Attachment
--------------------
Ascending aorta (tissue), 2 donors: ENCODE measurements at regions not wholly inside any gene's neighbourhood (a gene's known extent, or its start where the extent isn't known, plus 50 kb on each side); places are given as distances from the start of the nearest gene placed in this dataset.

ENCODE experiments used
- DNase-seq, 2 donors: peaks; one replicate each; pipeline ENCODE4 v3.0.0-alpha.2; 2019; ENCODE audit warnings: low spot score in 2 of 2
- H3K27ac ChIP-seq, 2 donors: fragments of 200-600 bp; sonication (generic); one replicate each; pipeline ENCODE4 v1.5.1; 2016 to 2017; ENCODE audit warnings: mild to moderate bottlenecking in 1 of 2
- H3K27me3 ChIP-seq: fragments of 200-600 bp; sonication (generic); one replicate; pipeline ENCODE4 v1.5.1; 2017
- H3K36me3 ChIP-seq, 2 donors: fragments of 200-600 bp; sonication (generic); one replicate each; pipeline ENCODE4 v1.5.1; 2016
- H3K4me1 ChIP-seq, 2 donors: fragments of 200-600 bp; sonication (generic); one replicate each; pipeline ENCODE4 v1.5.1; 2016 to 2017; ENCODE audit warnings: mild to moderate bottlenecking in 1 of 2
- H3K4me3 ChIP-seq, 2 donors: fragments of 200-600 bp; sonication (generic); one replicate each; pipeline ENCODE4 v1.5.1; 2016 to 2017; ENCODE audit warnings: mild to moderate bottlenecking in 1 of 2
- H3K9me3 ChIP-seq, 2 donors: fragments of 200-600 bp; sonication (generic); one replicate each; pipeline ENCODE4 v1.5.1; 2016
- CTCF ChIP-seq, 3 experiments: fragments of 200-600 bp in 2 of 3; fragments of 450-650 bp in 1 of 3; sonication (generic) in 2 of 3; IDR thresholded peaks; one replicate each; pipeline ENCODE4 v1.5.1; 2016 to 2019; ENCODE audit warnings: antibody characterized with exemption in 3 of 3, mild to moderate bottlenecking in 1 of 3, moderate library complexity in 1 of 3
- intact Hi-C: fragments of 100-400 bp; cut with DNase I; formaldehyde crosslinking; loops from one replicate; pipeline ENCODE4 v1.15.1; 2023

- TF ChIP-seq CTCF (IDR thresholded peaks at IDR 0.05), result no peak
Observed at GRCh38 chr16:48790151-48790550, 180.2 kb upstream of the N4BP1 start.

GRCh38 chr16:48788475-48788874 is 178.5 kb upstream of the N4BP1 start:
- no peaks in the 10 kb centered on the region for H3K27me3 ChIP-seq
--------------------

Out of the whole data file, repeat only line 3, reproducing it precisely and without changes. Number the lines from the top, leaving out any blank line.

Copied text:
- DNase-seq, 2 donors: peaks; one replicate each; pipeline ENCODE4 v3.0.0-alpha.2; 2019; ENCODE audit warnings: low spot score in 2 of 2